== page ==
Jessica Farrington had sent her husband to the Farm shop in Upper Widdershin; he had been working from home this week, as coronavirus seemed to have reached the UK. She had given him a list of essentials they needed to stock the new chest freezer and he had returned, two and half hours later, with a small tray of venison chipolatas, a limp bunch of curly kale and a tin of artichoke hearts in brine.
“For Christ’s sake, do I have to do everything ...”
He had been tasked with one simple job and he had taken half the morning to fail to do it; she accepted that more effort than normal was required at the moment, the shops had been crowded with people panic-buying, but under all circumstances, especially the exceptional kind, she found it difficult to tolerate resignation in defeat. After all, if she had just given up and come home last week when toilet roll had become as scare and expensive as gold dust overnight, there would be no ‘emergency’ paper in the loft. Further to this, as a result of her determination, not only did they have a sensible reserve of something that would do, it looked hopeful that the family may not even have to use it; a couple of days ago, she had managed to source some branded 3-ply on eBay... it wasn’t white but ‘Natural Pebble’ at least sounded like it should be on the Farrow & Ball Colour chart.
Jessica’s fury in this crisis extended well beyond the kitchen; she had just heard from Mrs Nazeby-Naze that Inghams had cancelled their winter programme, so organising the last-minute ski break in The Dolomites this Easter was going to be a nightmare; a feeble laminated sign in the reception of Prettyside Health & Fitness advised members they may have to temporarily close and she would be forced to get smoothies from Costa.... but the worst of it all, she was finding it increasingly difficult to order food online, even her beloved Ocado had failed to raise their delivery charges in time to protect their regular clientele from Covid-19. The disappointment and disdain she felt towards her ‘providers’ was immeasurable; she snatched up the empty, Alpaca-yarn eco-bags, slipped in a packet of Flash wipes and took matters into her own hands.
As she drove through the village, she saw Mrs Dunne outside the church hall carrying boxes of food and Jessica wondered at the nerve of the woman to be so blatant at a time like this; it was ‘Ignorants’ like her, hoarding anything they could lay their unwashed hands on, that had caused all this stress in the first place. She asked Siri to record a reminder to advise the Reverend Curtis to include some clearer moral guidance in his message in the community column of next month’s Parish Magazine.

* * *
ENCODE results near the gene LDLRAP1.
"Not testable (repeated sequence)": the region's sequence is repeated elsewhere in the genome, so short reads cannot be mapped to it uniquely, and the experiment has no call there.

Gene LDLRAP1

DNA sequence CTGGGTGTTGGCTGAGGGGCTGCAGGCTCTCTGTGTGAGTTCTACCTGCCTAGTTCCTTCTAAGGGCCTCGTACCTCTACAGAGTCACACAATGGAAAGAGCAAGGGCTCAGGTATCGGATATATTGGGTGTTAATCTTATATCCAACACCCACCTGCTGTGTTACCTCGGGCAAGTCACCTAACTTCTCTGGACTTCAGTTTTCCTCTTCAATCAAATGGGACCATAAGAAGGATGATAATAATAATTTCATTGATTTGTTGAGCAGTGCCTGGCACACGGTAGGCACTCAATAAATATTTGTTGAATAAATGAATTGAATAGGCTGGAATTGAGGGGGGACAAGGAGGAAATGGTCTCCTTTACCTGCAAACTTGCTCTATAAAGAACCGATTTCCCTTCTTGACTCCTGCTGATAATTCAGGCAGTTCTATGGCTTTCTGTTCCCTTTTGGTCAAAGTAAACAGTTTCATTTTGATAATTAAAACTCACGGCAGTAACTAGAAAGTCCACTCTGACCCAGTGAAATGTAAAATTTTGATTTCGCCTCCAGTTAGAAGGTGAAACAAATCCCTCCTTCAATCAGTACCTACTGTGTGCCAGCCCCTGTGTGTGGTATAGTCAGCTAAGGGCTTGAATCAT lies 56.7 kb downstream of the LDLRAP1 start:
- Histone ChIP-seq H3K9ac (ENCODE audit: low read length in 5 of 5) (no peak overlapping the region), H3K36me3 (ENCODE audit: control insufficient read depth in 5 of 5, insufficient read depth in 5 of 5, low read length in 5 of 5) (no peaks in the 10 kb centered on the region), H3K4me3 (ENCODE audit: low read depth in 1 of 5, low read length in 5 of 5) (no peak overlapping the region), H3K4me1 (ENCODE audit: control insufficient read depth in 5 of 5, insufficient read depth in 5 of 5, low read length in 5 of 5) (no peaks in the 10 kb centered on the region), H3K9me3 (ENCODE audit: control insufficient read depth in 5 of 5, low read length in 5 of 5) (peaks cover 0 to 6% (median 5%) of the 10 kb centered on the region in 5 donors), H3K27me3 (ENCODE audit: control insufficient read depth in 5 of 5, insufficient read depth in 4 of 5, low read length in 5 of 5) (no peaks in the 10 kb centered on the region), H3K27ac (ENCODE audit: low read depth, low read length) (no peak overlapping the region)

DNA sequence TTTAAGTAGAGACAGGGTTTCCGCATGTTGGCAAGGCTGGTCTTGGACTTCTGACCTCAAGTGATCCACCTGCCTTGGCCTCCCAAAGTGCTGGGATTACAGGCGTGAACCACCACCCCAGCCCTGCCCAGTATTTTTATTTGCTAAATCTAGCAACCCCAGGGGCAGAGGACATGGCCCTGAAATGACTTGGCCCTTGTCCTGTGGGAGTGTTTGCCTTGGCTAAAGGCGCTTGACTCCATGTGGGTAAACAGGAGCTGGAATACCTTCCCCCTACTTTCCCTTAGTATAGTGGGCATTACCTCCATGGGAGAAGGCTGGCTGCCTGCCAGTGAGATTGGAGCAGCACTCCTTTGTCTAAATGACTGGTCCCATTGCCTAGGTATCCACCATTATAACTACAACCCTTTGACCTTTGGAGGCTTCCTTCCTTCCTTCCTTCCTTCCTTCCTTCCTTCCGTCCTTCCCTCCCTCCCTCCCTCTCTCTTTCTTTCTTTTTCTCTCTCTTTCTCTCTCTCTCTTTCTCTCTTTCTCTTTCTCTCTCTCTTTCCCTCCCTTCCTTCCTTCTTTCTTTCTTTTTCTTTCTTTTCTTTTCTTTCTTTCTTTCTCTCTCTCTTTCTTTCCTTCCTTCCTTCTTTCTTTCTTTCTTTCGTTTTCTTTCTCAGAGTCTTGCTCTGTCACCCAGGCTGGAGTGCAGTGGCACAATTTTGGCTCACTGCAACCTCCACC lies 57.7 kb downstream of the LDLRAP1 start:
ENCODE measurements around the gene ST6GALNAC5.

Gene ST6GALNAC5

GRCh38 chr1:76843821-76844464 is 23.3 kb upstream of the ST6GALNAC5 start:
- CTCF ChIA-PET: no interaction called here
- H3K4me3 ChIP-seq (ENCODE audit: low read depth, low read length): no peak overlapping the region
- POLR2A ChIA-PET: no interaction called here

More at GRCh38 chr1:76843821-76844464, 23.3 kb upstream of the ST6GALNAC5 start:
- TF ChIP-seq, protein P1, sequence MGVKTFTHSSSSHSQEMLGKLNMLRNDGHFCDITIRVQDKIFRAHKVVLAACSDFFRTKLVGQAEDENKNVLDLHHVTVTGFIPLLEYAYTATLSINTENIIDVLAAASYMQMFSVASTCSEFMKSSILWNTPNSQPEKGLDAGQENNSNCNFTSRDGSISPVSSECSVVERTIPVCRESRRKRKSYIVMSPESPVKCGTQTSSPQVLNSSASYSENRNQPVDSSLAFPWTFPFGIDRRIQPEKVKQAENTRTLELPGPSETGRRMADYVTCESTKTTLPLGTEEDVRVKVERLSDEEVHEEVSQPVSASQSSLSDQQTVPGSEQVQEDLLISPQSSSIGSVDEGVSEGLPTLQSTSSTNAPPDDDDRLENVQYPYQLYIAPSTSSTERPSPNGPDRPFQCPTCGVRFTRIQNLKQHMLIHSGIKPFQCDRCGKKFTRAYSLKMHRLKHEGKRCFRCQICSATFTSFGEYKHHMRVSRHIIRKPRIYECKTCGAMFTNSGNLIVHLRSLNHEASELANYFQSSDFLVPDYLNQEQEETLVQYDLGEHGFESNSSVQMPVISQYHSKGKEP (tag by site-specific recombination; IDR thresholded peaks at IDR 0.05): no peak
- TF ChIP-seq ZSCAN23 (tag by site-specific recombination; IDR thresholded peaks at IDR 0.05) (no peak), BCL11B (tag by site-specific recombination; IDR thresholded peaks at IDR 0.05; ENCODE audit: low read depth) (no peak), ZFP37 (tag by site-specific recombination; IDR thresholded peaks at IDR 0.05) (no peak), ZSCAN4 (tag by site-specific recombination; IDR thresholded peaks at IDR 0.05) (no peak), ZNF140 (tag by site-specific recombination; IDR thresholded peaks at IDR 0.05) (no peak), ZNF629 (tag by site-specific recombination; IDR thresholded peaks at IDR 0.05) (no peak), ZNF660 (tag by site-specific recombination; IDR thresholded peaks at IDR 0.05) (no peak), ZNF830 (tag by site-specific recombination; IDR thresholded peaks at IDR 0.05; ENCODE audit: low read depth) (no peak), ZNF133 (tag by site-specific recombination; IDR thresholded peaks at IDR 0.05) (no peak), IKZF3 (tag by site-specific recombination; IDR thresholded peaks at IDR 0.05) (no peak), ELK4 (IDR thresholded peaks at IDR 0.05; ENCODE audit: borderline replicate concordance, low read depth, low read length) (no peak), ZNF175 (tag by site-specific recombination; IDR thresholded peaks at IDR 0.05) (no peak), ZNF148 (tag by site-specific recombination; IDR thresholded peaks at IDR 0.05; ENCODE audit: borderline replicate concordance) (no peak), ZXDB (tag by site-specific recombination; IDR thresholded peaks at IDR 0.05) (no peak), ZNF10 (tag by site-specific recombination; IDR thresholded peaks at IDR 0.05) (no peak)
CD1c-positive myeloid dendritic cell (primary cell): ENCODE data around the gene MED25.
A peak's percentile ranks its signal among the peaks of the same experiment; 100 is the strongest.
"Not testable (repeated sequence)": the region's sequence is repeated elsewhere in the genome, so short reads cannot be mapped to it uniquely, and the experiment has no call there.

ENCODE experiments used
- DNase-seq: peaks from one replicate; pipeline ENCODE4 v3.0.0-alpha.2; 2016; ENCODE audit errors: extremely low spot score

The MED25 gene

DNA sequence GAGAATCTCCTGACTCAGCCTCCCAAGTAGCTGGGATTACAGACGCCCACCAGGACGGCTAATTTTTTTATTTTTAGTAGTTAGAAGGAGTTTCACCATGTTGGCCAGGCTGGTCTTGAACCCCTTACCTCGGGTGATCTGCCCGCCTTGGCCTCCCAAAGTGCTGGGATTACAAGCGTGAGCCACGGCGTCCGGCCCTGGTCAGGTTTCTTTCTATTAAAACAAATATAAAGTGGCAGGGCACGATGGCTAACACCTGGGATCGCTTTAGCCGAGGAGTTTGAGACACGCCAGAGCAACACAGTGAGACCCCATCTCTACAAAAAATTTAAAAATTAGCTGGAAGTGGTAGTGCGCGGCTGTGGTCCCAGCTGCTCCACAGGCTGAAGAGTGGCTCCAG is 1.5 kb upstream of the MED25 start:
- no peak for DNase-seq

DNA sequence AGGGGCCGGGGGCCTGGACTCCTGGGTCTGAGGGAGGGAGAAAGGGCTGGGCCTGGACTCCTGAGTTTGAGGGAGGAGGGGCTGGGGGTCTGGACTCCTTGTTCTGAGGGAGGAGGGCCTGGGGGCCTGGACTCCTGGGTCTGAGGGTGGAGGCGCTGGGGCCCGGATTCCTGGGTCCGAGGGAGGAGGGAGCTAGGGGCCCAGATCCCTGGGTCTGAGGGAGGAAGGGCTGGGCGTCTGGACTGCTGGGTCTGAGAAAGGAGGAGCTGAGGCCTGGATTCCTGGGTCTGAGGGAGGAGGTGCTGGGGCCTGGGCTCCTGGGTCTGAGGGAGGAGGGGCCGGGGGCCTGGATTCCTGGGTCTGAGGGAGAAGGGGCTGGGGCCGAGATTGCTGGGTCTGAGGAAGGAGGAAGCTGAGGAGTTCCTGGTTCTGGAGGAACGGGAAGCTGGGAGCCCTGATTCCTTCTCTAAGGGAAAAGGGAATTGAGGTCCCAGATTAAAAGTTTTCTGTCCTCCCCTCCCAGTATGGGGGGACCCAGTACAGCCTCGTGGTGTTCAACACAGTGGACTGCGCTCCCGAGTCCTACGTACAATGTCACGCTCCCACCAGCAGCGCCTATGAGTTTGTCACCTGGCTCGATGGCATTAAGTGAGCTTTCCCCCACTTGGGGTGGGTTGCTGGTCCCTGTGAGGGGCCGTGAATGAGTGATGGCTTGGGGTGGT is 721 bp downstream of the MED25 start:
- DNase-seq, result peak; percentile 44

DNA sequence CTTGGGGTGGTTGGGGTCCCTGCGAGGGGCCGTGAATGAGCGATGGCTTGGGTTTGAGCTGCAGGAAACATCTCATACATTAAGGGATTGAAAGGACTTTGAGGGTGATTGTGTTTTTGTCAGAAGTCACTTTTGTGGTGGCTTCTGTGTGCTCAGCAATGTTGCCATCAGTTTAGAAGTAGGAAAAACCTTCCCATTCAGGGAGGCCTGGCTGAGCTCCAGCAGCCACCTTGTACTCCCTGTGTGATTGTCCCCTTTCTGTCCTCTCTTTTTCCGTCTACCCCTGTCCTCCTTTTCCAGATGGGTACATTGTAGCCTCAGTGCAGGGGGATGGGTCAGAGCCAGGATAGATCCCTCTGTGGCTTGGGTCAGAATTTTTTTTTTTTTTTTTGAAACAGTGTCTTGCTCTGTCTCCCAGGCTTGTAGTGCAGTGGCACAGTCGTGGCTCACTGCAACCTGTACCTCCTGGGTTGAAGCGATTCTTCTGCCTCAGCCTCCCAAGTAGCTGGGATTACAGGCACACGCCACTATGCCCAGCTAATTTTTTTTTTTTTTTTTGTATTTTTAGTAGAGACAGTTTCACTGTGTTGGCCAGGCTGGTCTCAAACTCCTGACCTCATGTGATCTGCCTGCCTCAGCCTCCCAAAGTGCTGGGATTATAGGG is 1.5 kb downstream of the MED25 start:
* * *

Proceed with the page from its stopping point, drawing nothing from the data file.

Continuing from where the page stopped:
She turned onto the forecourt of M&S Simply Food; there was a line of people extending out of the door and a man in a nylon tunic handing them numbered tickets; she made a quick assessment and decided not to park but drove straight through the pumps and joined the queue to exit. Her phone pinged on the passenger seat; as there was only one car waiting behind her, she checked her inbox before pulling away. Nothing interesting, just a new message on My Ebay: Andrex14 will deliver today between twelve and two. No signature required. At least she wouldn’t have to rush back.
She reached the junction and paused before indicating either left or right; it frightened her to realise that her retail options were limited. The Farm Shop had been ransacked by chavs from Town, undoubtedly tempted by free parking, the ‘not-so-wonderful’ Saint Michael seemed to have employed ‘One Man and His Dog’ to herd customers around their stores and Mr Bainbridge from Bainbridge’s Delicatessen inexplicably drew down his shutters on Wednesday, half way through what must have been his busiest week since the horse-meat scandal, because his wife has a perfectly manageable heart condition!
There was no other choice, she would have to go to Sainsburys: as she waited at the junction, she bolstered herself on the memory that Mrs Forster had once served quite a tasty sun-dried tomato puff pastry tartlet at a committee lunch, which she had allegedly made from ingredients solely contained within her ‘Live Well for Less’ larder. She touched the flash wipes in her bag for reassurance and turned right onto the main road.
The aisles were full but the shelves almost empty: her trolley contained 15 jars of bun-length frankfurters, all the remaining trays of gluten-free gnocchi (presumably because the average customer didn’t know what it was), 8 boxes of Sainsburys own Cornflakes and 24 triple-A batteries. She restricted herself to just 3 bottles of Prosecco after reading the warning on the bottle which clearly said, ‘Taste The Difference’. Having paid in contactless instalments, she took the back roads home to Shire Lane, reducing the risk of anyone catching a glimpse of orange packaging in the boot of her car.
The approach to the house was narrow from this direction and she found herself crawling behind several cars as she neared the bend just before her driveway. There was probably a tractor ahead; it annoyed her that so many drivers seemed incapable of such a simple manoeuvre as overtaking. Jessica could see the obstruction now; she looked at it for some time in disbelief, before someone tooted her out of the trance, and she bumped the V60 onto the verge. Less than twenty metres in front of her, parked at an angle and somewhat blocking the road, was a tipper truck with its back fully upright and plumes of dust partially concealing the name just discernible towering above the privet hedge; she watched in horror as Andy & Rex Construction Ltd finished delivering 150 ‘quantities’ of natural pebble directly onto her beautiful front lawn.